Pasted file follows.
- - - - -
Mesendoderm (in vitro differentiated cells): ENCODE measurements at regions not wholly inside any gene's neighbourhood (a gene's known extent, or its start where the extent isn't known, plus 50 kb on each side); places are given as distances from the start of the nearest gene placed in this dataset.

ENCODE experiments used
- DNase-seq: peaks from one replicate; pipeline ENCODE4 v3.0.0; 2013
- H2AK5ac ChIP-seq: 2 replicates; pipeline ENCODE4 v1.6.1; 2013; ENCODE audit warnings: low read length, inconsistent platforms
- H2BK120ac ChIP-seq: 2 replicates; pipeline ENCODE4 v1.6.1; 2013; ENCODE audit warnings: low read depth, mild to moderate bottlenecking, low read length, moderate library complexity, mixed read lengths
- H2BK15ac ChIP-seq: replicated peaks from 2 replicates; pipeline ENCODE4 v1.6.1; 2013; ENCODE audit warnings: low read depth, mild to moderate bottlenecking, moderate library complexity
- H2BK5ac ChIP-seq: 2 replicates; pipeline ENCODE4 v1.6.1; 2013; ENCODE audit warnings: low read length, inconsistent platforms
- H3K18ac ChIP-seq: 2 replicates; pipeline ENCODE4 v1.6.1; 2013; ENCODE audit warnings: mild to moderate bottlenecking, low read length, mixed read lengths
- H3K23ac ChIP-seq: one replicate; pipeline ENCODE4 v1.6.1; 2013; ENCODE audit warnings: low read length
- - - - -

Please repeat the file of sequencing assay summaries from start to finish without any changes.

Mesendoderm (in vitro differentiated cells): ENCODE measurements at regions not wholly inside any gene's neighbourhood (a gene's known extent, or its start where the extent isn't known, plus 50 kb on each side); places are given as distances from the start of the nearest gene placed in this dataset.

ENCODE experiments used
- DNase-seq: peaks from one replicate; pipeline ENCODE4 v3.0.0; 2013
- H2AK5ac ChIP-seq: 2 replicates; pipeline ENCODE4 v1.6.1; 2013; ENCODE audit warnings: low read length, inconsistent platforms
- H2BK120ac ChIP-seq: 2 replicates; pipeline ENCODE4 v1.6.1; 2013; ENCODE audit warnings: low read depth, mild to moderate bottlenecking, low read length, moderate library complexity, mixed read lengths
- H2BK15ac ChIP-seq: replicated peaks from 2 replicates; pipeline ENCODE4 v1.6.1; 2013; ENCODE audit warnings: low read depth, mild to moderate bottlenecking, moderate library complexity
- H2BK5ac ChIP-seq: 2 replicates; pipeline ENCODE4 v1.6.1; 2013; ENCODE audit warnings: low read length, inconsistent platforms
- H3K18ac ChIP-seq: 2 replicates; pipeline ENCODE4 v1.6.1; 2013; ENCODE audit warnings: mild to moderate bottlenecking, low read length, mixed read lengths
- H3K23ac ChIP-seq: one replicate; pipeline ENCODE4 v1.6.1; 2013; ENCODE audit warnings: low read length